"She was feeling lost, bewildered-just as any teenager sometimes does," says Mary Ellen Mark of the young patient above.
In the unblinking compassion of her camera, their faces reflect the kaleidoscope of human emotion -bewilderment, love, pain, joy, anger, even a light-hearted mimicry of the contorted mask we call madness. These might be the faces, Mary Ellen Mark is telling us, of ourselves and our friends. In fact, they are the faces of women whose moods often go haywire, whose human impulses catapult to such extremes that they exceed the arbitrary limits society has set on sanity. One woman communes with the buzzard she is convinced resides under her bed. Another woman, believing herself pregnant, bares her stomach to the television set so that the unborn child can watch "Sesame Street" with her. A third woman, in a moment of self-loathing, seizes a shard of glass and carves the word "hate" from the flesh of her arm.
These women are patients in Ward 81, the maximum security section of the Oregon State Hospital. For 36 days, Mary Ellen Mark lived with them, sharing and recording their moods. Though Mark is best known as a photojournalist, her aim was not to document the problems of mental illness nor even to tell a story in the usual sense. "Instead of the 1-2-3-4 of a picture story, I was interested in doing pictures that would stand alone," she recalls. "Looking back now, I feel that the pictures are almost like a scrapbook, a memory of a certain time in my life and in theirs. I wanted to help these women make contact with the outside world by letting them reach out and present themselves. I didn't want to use them. I wanted them to use me."
The patient at right "is putting me on-she's saying 'this is what you think it's supposed to be like to be crazy."
"These are different aspects of the personality of one woman, "says Mark.
Posing beside a childhood portrait of herself and her sister, who is also a patient in the hospital, that her father had brought that day.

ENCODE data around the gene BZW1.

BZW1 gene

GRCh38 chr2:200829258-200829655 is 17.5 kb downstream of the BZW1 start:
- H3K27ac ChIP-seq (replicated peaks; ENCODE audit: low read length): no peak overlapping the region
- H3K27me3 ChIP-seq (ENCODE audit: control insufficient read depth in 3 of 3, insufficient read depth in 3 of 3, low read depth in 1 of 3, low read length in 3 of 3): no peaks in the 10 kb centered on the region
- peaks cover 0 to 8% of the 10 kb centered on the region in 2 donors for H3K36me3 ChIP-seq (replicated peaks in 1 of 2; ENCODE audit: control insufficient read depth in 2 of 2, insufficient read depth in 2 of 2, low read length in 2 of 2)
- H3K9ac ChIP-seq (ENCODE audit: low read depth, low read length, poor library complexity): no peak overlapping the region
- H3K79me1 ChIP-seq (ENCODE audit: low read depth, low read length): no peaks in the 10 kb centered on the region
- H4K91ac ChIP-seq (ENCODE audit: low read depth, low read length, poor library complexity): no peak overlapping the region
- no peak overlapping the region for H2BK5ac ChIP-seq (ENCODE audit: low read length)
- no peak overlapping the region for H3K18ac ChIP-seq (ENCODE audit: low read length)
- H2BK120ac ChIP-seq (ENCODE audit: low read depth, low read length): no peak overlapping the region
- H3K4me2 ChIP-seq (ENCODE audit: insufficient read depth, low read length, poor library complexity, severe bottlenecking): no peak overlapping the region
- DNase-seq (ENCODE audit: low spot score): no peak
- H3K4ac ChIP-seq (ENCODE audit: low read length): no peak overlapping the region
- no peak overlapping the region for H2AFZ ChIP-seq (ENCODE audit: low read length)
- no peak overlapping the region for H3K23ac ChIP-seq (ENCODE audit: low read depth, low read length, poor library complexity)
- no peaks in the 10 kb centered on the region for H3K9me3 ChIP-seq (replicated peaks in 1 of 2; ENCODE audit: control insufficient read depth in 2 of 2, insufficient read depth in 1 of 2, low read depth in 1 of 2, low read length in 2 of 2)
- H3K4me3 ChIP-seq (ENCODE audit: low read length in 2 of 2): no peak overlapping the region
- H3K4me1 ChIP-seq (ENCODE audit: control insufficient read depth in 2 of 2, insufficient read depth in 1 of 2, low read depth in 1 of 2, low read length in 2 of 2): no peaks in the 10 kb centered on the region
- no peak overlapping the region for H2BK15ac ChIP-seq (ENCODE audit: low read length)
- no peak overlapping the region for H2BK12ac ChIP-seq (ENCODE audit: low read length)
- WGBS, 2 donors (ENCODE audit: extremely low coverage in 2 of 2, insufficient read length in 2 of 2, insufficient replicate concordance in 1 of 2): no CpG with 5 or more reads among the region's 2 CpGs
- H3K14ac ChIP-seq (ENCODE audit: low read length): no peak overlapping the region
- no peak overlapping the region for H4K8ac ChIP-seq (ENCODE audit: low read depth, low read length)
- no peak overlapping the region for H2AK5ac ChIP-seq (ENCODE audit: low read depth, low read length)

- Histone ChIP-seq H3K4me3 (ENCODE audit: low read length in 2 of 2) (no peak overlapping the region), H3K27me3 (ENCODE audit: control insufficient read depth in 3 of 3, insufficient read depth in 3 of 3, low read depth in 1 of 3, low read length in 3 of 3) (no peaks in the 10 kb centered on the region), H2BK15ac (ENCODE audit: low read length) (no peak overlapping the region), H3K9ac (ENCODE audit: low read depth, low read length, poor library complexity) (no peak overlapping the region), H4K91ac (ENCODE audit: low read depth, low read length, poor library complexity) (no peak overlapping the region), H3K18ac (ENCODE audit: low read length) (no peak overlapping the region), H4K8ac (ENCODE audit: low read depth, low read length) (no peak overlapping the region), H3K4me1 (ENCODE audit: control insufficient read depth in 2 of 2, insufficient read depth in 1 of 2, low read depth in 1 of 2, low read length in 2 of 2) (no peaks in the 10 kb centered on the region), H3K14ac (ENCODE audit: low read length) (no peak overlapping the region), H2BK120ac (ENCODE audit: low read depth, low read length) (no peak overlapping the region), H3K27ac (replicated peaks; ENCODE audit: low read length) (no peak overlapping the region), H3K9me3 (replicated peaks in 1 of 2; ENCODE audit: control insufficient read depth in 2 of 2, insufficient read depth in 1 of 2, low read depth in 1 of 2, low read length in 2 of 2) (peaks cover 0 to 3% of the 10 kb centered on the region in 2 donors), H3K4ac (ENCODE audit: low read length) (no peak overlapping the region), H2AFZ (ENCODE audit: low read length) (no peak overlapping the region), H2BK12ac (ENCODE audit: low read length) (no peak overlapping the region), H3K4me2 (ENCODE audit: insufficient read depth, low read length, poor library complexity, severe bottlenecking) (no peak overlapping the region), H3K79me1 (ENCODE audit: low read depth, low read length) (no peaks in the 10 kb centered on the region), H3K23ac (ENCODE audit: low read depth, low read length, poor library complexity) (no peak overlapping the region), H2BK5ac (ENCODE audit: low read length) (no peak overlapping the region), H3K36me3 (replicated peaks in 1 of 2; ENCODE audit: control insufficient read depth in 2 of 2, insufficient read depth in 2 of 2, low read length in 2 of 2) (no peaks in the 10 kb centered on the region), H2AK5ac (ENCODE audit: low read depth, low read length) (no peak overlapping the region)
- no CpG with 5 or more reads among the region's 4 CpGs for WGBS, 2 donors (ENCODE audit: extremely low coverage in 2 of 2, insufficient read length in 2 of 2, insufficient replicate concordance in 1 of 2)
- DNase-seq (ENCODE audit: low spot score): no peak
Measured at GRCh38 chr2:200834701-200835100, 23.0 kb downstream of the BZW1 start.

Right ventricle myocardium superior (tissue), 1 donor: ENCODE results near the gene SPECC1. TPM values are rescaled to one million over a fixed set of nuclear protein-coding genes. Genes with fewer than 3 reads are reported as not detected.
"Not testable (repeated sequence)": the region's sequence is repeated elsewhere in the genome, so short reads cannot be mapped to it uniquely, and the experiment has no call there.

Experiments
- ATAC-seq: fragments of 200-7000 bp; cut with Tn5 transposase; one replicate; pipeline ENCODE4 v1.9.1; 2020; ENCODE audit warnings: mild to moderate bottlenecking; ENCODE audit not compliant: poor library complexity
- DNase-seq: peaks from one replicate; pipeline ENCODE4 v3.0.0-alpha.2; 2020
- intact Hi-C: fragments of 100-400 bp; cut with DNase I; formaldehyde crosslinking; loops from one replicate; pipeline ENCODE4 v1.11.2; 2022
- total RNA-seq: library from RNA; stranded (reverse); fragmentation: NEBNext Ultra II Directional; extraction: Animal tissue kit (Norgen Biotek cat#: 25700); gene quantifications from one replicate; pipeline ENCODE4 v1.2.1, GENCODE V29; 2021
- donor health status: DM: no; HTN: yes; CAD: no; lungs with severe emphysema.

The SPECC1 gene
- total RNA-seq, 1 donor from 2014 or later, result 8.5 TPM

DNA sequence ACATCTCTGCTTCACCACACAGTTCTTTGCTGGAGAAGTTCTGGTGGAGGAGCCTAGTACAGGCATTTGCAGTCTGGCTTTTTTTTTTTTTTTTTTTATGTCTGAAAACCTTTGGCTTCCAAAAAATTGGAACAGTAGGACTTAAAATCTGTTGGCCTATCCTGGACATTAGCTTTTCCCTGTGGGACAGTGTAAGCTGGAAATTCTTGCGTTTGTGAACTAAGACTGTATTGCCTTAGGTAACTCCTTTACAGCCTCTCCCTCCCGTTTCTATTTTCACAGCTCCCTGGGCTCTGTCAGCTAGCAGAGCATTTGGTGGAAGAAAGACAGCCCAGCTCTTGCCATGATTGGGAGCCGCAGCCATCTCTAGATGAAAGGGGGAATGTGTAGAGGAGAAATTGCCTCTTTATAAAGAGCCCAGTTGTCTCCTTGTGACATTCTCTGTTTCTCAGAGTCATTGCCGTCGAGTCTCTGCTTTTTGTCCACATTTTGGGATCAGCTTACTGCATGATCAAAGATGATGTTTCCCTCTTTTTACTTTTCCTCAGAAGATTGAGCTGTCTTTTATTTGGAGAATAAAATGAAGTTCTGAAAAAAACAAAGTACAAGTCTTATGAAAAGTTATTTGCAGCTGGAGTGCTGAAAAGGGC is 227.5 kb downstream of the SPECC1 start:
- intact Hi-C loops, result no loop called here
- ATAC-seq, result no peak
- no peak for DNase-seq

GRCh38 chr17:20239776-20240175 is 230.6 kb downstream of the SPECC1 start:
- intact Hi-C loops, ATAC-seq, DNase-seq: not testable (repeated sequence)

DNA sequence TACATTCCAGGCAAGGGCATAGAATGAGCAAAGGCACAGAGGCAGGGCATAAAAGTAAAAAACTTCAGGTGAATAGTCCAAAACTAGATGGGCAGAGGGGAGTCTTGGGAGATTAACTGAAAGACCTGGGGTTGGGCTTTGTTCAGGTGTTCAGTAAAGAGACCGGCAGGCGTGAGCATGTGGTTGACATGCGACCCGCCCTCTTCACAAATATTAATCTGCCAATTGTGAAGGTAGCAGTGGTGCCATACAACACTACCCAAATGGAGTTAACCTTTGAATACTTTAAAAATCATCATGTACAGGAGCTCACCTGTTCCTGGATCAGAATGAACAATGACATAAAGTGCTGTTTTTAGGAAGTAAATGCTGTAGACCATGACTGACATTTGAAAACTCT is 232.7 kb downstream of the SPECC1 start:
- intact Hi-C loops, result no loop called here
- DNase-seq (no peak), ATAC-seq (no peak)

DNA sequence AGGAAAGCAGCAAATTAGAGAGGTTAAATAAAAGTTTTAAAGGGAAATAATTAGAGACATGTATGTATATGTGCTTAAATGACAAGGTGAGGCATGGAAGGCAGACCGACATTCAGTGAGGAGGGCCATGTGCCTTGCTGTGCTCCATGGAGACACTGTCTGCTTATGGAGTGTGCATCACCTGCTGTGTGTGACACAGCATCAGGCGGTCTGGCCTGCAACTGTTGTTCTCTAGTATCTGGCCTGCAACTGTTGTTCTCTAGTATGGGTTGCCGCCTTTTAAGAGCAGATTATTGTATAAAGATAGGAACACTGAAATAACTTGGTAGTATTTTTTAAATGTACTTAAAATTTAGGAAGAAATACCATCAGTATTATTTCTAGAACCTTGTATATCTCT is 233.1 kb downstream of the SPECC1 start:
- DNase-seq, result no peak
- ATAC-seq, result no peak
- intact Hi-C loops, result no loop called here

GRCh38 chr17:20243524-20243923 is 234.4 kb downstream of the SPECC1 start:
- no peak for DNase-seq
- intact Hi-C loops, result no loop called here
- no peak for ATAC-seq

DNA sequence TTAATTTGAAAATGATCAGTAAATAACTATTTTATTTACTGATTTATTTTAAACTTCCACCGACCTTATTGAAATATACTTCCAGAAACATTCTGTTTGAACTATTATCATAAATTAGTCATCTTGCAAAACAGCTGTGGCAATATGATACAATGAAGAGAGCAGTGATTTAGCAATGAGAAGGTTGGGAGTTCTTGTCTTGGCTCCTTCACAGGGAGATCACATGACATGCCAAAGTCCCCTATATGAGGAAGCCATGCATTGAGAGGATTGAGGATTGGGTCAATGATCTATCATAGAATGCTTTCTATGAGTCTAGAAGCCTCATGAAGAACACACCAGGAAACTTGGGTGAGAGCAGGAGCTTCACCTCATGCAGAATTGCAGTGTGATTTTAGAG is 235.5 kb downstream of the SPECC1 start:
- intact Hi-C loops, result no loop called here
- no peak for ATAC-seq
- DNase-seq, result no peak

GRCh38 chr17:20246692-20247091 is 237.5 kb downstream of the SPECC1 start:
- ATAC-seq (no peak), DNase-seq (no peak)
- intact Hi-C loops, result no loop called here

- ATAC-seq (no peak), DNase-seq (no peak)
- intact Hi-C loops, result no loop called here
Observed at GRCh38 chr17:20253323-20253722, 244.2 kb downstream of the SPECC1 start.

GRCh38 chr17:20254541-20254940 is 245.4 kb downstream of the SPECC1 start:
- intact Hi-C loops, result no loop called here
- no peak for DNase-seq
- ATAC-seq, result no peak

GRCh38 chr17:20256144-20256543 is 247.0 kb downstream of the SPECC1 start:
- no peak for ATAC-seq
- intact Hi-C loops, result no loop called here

Above: She is laughing in her bed, her limber arms wrapped about her.
At other times she can be capricious and childlike, as when taking a bath and hiding from the photographer.
"The women had very, very strong personalities," says Mark. "Some of them were funny, some romantic, some social. You could label them just the way you might label your friends -this is the comedian, this is the romantic, this is the social one, and so on. The difference was that the feelings were so much more exaggerated. There's no bullshit; the emotions are pure."
I wanted to capture the different aspects and ranges of these personalities. I didn't want to get into their case histories, didn't want to be forced to put people into pigeonholes, saying ‘Aha! This one is schizophrenic, this one is paranoid.' It was a project of my own and I just wanted to do photographs that I believed in without having any rhyme or reason or theory, or having to spell out a sort of storytelling. I wanted their personalities-that was the thing that drew me to them.
"Some of the women were like actresses, incredibly sensitive to the camera. But others-like the patient shown here, who became my favorite-couldn't control the way they acted. They acted in the only way they could."
The bewildered teenager shown earlier submerges herself in the solitude of the bath.
"This woman was very romantic-in the way she dressed, in her relationships, in her fantasies. She was always wearing everyone else's clothes and putting on costumes. She had a sense of passion and feeling about other people."
"Once (above) she became angry about something and beat her one hand against the table. All the women had strong relationships with one another. Some were positive and some negative. They felt a real sense of community. Deep friendships were very important in helping the women get better."
One of the punishments for misbehavior in Ward 81 is 24 hours in the isolation room -four walls with an escape-proof window and a thin vinyl pad bra bed.